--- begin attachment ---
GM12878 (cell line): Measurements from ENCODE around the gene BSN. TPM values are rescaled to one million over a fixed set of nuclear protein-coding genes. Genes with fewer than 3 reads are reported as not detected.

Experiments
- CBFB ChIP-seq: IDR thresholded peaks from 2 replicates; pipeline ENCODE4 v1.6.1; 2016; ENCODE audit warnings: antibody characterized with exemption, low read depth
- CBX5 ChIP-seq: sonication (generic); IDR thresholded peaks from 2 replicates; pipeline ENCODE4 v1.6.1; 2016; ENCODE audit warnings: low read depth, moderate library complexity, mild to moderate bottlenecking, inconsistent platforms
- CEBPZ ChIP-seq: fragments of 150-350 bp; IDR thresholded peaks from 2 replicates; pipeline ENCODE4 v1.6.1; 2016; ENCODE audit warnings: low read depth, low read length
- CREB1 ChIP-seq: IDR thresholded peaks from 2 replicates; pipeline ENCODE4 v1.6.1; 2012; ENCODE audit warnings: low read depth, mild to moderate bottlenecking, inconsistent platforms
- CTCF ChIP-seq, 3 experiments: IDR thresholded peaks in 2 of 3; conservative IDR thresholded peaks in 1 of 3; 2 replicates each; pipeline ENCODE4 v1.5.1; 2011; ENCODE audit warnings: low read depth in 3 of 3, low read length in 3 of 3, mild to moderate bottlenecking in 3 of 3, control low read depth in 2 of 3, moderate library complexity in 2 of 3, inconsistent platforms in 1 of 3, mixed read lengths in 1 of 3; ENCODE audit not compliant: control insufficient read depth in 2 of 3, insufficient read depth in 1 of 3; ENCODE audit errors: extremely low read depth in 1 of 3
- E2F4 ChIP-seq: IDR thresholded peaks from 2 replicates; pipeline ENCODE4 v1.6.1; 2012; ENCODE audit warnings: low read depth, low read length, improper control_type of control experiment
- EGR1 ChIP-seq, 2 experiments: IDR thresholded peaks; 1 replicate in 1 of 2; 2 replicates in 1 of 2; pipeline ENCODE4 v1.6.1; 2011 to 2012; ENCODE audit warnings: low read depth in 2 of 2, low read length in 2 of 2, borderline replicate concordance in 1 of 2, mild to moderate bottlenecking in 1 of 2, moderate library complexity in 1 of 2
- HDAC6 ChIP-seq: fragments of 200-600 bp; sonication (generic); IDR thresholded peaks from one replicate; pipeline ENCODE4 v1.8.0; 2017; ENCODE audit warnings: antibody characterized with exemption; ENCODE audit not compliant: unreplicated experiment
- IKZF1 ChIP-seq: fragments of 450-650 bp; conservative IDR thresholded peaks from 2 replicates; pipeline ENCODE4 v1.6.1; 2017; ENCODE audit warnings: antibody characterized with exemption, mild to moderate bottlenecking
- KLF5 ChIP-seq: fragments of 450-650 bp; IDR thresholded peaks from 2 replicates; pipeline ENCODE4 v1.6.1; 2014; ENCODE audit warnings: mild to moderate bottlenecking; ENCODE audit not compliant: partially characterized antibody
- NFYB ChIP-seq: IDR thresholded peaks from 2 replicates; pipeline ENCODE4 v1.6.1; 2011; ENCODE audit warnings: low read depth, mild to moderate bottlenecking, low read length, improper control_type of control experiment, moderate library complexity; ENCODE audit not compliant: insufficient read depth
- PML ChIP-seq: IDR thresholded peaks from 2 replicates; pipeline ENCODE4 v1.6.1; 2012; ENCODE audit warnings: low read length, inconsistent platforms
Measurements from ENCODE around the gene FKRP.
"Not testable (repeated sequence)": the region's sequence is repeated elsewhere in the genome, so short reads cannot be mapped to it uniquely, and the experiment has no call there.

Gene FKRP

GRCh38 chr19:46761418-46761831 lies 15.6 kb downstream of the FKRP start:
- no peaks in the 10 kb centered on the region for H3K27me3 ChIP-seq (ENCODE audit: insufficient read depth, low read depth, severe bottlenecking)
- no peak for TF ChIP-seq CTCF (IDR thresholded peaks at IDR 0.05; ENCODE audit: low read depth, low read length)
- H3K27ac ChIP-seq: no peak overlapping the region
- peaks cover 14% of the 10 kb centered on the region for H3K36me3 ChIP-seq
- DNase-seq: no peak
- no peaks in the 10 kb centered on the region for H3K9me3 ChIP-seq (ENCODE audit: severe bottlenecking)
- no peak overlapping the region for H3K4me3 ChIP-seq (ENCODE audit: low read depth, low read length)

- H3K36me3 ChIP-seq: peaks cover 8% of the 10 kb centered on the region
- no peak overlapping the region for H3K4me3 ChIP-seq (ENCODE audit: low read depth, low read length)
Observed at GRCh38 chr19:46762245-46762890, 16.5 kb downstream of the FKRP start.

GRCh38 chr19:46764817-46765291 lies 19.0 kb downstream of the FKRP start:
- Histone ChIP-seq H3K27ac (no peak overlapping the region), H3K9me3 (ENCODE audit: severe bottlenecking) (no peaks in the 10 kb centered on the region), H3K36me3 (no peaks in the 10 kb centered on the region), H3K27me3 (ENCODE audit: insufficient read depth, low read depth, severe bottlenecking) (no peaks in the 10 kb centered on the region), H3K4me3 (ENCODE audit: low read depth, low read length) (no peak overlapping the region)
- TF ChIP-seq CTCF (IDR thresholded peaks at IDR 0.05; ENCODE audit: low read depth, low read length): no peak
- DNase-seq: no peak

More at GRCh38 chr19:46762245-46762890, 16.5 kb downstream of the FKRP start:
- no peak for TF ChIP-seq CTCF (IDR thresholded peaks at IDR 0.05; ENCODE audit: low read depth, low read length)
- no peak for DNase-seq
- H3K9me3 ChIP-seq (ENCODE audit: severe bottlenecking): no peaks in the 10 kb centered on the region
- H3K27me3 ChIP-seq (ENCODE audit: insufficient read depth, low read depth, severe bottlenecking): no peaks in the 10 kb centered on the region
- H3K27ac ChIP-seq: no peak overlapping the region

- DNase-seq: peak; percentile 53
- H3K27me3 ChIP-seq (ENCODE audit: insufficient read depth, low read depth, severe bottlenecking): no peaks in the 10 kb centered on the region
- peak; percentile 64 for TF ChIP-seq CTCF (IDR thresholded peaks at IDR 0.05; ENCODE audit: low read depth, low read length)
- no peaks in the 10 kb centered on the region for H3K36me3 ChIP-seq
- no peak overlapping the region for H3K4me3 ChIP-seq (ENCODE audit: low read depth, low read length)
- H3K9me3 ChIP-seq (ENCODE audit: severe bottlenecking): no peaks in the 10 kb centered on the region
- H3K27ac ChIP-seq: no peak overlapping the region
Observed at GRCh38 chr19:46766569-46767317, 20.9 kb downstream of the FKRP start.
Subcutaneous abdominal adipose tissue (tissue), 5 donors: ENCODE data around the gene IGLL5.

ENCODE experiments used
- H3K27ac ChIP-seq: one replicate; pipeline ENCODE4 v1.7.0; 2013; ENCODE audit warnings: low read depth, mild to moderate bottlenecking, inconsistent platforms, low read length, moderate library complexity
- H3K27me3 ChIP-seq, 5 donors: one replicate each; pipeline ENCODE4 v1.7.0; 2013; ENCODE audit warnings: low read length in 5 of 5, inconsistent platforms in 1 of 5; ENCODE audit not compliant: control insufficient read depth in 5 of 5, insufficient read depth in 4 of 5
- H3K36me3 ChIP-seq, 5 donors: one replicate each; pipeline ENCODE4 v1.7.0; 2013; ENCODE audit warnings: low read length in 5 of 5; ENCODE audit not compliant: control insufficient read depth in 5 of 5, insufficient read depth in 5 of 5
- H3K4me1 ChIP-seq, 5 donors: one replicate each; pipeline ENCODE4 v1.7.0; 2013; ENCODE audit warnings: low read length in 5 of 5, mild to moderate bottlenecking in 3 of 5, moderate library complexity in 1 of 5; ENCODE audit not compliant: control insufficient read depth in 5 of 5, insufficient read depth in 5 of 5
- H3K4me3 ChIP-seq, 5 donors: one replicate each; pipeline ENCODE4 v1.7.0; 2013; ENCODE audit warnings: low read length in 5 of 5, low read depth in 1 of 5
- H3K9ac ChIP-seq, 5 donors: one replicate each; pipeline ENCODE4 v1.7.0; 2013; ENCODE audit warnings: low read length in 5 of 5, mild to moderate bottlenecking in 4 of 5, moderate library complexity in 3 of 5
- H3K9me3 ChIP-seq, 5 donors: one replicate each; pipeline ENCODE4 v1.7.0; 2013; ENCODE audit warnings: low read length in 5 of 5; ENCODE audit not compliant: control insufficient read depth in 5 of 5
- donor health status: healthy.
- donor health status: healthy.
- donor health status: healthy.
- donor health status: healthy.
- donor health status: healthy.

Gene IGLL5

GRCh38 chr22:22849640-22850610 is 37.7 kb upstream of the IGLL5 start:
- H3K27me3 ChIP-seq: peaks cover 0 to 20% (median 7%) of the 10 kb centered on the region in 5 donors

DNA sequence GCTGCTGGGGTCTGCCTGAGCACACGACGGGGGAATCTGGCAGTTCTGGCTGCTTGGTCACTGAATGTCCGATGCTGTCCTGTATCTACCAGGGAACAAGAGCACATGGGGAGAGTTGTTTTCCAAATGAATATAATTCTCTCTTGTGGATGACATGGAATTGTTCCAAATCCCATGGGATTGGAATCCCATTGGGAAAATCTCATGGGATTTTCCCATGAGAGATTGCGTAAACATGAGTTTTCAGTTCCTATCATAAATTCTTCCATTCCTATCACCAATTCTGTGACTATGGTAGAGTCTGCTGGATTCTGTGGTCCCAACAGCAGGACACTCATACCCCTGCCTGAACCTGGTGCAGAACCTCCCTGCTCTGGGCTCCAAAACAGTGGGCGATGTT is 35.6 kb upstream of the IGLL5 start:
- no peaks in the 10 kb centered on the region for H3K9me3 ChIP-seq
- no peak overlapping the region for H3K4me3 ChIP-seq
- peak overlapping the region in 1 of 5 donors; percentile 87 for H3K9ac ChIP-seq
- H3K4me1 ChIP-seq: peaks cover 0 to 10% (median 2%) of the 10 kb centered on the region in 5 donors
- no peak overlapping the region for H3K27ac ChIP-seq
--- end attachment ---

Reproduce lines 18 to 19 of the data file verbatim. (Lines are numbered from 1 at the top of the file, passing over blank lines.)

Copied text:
GRCh38 chr19:46761418-46761831 lies 15.6 kb downstream of the FKRP start:
- no peaks in the 10 kb centered on the region for H3K27me3 ChIP-seq (ENCODE audit: insufficient read depth, low read depth, severe bottlenecking)